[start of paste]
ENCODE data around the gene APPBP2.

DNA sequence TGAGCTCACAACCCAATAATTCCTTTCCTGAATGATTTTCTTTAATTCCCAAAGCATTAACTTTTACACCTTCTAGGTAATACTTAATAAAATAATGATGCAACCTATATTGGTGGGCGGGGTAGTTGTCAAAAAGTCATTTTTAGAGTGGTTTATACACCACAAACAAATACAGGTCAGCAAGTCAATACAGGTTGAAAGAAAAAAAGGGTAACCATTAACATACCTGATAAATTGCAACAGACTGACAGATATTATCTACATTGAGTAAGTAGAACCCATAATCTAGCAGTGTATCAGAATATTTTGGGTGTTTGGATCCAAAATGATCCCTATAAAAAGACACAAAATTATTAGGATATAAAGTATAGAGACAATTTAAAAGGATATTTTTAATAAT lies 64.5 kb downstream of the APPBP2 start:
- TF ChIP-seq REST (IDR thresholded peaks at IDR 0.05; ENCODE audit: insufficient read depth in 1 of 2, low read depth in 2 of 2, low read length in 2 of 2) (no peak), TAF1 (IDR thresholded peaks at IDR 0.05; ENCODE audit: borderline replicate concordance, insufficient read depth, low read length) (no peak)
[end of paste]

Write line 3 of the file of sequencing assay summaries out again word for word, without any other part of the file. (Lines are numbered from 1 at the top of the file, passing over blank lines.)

- TF ChIP-seq REST (IDR thresholded peaks at IDR 0.05; ENCODE audit: insufficient read depth in 1 of 2, low read depth in 2 of 2, low read length in 2 of 2) (no peak), TAF1 (IDR thresholded peaks at IDR 0.05; ENCODE audit: borderline replicate concordance, insufficient read depth, low read length) (no peak)